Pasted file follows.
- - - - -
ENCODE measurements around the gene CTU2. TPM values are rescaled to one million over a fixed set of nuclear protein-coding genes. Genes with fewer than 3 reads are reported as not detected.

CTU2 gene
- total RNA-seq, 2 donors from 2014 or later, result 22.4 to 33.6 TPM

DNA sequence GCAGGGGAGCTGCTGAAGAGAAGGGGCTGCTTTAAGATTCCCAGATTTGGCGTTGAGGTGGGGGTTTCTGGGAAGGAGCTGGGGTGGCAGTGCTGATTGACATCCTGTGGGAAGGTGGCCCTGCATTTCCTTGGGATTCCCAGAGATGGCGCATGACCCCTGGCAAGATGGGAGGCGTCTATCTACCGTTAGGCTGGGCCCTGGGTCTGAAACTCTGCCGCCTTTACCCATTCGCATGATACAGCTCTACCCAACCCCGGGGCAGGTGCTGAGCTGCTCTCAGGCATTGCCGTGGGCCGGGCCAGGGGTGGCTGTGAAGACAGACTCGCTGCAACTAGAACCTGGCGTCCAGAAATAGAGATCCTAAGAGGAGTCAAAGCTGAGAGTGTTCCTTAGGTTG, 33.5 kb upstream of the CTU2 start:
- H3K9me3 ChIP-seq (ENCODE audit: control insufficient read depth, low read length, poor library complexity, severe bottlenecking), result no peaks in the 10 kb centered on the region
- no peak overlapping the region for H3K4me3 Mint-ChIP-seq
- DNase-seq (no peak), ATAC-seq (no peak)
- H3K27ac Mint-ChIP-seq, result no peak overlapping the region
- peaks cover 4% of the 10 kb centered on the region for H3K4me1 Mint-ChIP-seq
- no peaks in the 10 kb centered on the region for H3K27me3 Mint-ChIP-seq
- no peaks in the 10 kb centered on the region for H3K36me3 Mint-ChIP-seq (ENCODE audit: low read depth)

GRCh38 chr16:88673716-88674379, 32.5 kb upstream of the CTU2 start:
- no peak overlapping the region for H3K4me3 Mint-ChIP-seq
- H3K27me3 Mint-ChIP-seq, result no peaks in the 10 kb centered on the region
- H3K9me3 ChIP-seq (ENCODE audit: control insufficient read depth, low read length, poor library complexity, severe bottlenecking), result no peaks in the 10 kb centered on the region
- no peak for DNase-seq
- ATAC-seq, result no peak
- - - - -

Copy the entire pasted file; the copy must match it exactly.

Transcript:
ENCODE measurements around the gene CTU2. TPM values are rescaled to one million over a fixed set of nuclear protein-coding genes. Genes with fewer than 3 reads are reported as not detected.

CTU2 gene
- total RNA-seq, 2 donors from 2014 or later, result 22.4 to 33.6 TPM

DNA sequence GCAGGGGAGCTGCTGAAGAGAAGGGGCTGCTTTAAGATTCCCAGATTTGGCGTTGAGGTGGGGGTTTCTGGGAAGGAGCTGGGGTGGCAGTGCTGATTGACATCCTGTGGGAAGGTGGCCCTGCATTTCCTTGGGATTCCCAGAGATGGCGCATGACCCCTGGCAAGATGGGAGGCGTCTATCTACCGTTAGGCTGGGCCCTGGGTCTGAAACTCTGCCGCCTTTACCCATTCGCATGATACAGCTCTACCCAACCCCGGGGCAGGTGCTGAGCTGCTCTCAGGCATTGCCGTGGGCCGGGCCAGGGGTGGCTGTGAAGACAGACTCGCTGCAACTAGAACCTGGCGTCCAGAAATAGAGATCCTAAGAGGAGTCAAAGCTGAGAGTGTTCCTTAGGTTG, 33.5 kb upstream of the CTU2 start:
- H3K9me3 ChIP-seq (ENCODE audit: control insufficient read depth, low read length, poor library complexity, severe bottlenecking), result no peaks in the 10 kb centered on the region
- no peak overlapping the region for H3K4me3 Mint-ChIP-seq
- DNase-seq (no peak), ATAC-seq (no peak)
- H3K27ac Mint-ChIP-seq, result no peak overlapping the region
- peaks cover 4% of the 10 kb centered on the region for H3K4me1 Mint-ChIP-seq
- no peaks in the 10 kb centered on the region for H3K27me3 Mint-ChIP-seq
- no peaks in the 10 kb centered on the region for H3K36me3 Mint-ChIP-seq (ENCODE audit: low read depth)

GRCh38 chr16:88673716-88674379, 32.5 kb upstream of the CTU2 start:
- no peak overlapping the region for H3K4me3 Mint-ChIP-seq
- H3K27me3 Mint-ChIP-seq, result no peaks in the 10 kb centered on the region
- H3K9me3 ChIP-seq (ENCODE audit: control insufficient read depth, low read length, poor library complexity, severe bottlenecking), result no peaks in the 10 kb centered on the region
- no peak for DNase-seq
- ATAC-seq, result no peak